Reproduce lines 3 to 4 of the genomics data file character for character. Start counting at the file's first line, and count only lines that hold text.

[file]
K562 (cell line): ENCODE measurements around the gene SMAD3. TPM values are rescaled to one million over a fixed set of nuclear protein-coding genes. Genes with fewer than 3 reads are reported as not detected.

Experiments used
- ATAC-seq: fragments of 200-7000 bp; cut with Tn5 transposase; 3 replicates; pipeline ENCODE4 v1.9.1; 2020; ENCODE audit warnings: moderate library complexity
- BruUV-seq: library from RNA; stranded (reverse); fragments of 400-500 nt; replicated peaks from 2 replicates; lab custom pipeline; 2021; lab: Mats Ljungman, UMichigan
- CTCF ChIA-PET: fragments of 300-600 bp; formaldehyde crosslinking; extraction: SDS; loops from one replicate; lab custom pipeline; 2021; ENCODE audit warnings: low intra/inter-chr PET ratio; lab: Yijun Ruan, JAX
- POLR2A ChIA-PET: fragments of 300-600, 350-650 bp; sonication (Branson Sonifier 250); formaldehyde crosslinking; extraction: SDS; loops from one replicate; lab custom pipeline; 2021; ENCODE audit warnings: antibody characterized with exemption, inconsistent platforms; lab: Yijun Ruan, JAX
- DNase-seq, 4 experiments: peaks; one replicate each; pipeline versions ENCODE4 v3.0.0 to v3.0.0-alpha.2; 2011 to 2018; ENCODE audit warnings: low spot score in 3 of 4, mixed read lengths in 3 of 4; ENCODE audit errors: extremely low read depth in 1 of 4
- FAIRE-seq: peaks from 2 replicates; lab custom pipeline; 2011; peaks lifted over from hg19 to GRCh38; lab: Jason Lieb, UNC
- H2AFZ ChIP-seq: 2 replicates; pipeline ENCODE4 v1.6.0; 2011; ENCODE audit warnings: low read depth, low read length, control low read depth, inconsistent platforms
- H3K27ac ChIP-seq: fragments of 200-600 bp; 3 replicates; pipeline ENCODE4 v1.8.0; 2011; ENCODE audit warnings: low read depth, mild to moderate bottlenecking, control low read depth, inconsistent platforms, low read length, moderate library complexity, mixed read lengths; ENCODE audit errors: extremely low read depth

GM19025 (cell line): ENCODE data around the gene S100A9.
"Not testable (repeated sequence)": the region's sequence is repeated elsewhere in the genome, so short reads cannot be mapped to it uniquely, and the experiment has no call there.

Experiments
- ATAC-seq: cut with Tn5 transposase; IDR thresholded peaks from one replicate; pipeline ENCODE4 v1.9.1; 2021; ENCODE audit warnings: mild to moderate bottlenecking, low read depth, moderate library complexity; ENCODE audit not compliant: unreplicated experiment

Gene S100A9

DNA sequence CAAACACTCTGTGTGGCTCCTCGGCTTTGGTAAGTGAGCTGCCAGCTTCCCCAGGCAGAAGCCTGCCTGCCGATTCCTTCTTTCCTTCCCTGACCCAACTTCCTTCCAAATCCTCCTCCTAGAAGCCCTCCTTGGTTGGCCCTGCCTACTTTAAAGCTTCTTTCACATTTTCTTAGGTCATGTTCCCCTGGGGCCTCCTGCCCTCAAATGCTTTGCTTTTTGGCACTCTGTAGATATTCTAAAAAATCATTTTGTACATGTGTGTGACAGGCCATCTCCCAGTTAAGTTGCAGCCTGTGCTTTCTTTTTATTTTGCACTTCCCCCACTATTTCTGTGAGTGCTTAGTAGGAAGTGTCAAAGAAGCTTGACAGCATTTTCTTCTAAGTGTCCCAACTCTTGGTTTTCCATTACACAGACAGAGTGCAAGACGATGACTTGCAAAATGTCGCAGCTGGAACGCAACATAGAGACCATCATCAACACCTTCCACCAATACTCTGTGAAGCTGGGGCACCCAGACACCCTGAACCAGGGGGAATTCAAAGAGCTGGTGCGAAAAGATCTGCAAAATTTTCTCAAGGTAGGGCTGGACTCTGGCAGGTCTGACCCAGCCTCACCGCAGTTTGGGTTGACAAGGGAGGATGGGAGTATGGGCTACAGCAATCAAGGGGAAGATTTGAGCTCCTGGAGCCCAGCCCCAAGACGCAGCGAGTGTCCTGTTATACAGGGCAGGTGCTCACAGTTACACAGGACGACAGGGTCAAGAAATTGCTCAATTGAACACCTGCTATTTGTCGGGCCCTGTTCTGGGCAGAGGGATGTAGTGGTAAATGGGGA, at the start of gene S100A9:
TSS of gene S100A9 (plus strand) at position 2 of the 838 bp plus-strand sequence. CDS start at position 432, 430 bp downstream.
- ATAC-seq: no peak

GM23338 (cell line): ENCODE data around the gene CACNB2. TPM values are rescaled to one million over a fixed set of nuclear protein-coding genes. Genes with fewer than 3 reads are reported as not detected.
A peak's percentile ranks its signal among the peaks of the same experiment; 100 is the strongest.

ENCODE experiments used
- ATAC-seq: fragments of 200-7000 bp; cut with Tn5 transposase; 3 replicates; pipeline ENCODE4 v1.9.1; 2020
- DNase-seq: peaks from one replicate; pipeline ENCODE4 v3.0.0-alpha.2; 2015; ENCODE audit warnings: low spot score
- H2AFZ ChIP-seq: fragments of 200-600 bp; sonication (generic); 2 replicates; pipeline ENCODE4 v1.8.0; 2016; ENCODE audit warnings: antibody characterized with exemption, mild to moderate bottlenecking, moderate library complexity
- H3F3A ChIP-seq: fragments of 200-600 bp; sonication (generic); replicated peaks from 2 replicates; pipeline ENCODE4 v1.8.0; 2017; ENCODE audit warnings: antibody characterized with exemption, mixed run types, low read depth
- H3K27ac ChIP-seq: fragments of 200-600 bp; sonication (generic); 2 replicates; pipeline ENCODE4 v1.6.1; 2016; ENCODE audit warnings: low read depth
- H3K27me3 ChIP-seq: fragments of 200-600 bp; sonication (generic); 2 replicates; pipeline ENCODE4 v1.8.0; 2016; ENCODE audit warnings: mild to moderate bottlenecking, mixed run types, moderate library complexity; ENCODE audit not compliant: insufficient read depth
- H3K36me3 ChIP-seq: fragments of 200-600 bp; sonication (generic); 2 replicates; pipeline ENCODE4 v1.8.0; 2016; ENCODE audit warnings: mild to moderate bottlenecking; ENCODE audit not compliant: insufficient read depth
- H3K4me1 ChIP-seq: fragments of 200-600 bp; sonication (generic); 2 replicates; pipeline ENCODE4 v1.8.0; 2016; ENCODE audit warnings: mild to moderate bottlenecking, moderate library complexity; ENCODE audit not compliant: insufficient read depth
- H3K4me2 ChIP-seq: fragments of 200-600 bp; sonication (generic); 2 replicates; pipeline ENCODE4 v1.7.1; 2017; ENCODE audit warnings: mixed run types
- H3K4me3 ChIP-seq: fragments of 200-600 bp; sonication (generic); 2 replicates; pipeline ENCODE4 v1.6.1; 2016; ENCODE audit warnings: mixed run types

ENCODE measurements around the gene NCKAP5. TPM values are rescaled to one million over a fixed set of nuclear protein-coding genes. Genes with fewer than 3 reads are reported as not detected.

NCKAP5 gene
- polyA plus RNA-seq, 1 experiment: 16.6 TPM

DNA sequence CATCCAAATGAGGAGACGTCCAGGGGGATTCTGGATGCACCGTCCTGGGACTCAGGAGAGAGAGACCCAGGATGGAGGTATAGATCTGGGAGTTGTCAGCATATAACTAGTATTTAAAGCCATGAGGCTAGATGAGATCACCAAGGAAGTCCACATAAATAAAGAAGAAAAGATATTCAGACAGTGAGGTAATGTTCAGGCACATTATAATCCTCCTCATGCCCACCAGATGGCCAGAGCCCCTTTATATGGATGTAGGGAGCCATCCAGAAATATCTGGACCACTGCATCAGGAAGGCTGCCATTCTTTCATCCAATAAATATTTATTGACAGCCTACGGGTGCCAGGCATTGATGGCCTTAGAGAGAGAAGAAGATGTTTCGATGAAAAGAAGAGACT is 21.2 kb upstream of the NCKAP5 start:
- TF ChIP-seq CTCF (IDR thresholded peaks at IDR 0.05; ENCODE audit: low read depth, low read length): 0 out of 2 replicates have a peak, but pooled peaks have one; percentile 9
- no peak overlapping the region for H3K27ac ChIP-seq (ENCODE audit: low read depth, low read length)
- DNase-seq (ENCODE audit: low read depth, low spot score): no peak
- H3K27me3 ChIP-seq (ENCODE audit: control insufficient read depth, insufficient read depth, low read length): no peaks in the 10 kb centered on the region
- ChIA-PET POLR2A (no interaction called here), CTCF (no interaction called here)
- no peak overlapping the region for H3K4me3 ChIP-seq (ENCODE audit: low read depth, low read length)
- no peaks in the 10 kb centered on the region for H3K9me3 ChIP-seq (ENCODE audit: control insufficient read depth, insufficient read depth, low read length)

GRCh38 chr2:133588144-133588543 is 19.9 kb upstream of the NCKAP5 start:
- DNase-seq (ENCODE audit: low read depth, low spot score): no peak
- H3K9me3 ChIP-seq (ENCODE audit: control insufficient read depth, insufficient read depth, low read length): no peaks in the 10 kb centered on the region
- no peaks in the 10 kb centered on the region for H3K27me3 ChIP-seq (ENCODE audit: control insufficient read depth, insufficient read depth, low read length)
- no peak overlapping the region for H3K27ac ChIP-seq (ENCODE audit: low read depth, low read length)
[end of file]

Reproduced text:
- ATAC-seq: fragments of 200-7000 bp; cut with Tn5 transposase; 3 replicates; pipeline ENCODE4 v1.9.1; 2020; ENCODE audit warnings: moderate library complexity
- BruUV-seq: library from RNA; stranded (reverse); fragments of 400-500 nt; replicated peaks from 2 replicates; lab custom pipeline; 2021; lab: Mats Ljungman, UMichigan